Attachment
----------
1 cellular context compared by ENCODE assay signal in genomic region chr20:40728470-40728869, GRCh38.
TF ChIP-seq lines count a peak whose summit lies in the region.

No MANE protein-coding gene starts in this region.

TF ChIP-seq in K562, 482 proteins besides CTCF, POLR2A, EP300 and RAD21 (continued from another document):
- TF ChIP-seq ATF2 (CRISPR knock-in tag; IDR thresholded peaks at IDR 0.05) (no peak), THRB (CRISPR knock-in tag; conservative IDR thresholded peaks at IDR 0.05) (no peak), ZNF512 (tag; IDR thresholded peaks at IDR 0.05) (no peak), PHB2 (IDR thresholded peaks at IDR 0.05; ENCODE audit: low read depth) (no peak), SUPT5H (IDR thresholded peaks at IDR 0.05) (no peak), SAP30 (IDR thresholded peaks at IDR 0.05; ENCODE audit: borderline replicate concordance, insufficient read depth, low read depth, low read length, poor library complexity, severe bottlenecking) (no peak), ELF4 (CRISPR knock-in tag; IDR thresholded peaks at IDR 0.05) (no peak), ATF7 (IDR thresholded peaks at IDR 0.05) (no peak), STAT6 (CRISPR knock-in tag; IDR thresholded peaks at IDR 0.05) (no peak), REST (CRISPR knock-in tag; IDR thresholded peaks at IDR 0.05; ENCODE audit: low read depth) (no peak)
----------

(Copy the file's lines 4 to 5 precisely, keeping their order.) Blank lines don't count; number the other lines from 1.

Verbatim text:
TF ChIP-seq in K562, 482 proteins besides CTCF, POLR2A, EP300 and RAD21 (continued from another document):
- TF ChIP-seq ATF2 (CRISPR knock-in tag; IDR thresholded peaks at IDR 0.05) (no peak), THRB (CRISPR knock-in tag; conservative IDR thresholded peaks at IDR 0.05) (no peak), ZNF512 (tag; IDR thresholded peaks at IDR 0.05) (no peak), PHB2 (IDR thresholded peaks at IDR 0.05; ENCODE audit: low read depth) (no peak), SUPT5H (IDR thresholded peaks at IDR 0.05) (no peak), SAP30 (IDR thresholded peaks at IDR 0.05; ENCODE audit: borderline replicate concordance, insufficient read depth, low read depth, low read length, poor library complexity, severe bottlenecking) (no peak), ELF4 (CRISPR knock-in tag; IDR thresholded peaks at IDR 0.05) (no peak), ATF7 (IDR thresholded peaks at IDR 0.05) (no peak), STAT6 (CRISPR knock-in tag; IDR thresholded peaks at IDR 0.05) (no peak), REST (CRISPR knock-in tag; IDR thresholded peaks at IDR 0.05; ENCODE audit: low read depth) (no peak)